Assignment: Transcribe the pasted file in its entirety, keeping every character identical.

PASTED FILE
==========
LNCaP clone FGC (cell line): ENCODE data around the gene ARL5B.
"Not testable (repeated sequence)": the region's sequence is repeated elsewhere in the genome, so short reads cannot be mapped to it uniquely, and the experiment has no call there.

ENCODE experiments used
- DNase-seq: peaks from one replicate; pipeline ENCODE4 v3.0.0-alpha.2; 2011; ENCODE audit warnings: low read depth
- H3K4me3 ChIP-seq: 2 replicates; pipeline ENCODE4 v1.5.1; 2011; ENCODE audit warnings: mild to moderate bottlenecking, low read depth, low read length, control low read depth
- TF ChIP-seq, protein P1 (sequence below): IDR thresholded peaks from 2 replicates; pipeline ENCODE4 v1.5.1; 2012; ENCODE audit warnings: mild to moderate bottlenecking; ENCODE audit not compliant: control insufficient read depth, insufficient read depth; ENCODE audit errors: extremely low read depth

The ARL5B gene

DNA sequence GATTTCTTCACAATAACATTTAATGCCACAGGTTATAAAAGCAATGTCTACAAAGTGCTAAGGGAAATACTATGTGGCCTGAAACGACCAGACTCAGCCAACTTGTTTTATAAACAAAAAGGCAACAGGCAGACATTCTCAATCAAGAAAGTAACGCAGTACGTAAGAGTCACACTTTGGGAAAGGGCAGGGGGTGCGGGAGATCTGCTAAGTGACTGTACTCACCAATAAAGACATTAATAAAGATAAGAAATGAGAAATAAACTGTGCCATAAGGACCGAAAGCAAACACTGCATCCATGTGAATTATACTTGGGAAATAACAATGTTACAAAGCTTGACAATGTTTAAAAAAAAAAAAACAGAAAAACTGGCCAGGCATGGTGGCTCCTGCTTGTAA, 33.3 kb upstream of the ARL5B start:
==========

LNCaP clone FGC (cell line): ENCODE data around the gene ARL5B.
"Not testable (repeated sequence)": the region's sequence is repeated elsewhere in the genome, so short reads cannot be mapped to it uniquely, and the experiment has no call there.

ENCODE experiments used
- DNase-seq: peaks from one replicate; pipeline ENCODE4 v3.0.0-alpha.2; 2011; ENCODE audit warnings: low read depth
- H3K4me3 ChIP-seq: 2 replicates; pipeline ENCODE4 v1.5.1; 2011; ENCODE audit warnings: mild to moderate bottlenecking, low read depth, low read length, control low read depth
- TF ChIP-seq, protein P1 (sequence below): IDR thresholded peaks from 2 replicates; pipeline ENCODE4 v1.5.1; 2012; ENCODE audit warnings: mild to moderate bottlenecking; ENCODE audit not compliant: control insufficient read depth, insufficient read depth; ENCODE audit errors: extremely low read depth

The ARL5B gene

DNA sequence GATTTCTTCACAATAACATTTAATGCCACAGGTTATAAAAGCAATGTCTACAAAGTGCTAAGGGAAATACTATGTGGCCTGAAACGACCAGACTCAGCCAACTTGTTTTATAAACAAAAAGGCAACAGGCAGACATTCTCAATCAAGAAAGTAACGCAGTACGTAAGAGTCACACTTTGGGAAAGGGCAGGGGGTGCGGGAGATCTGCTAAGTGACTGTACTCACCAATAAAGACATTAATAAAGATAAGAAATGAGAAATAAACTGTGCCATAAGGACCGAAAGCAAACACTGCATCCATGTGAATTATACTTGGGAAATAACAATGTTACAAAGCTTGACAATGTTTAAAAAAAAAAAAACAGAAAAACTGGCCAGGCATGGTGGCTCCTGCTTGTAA, 33.3 kb upstream of the ARL5B start: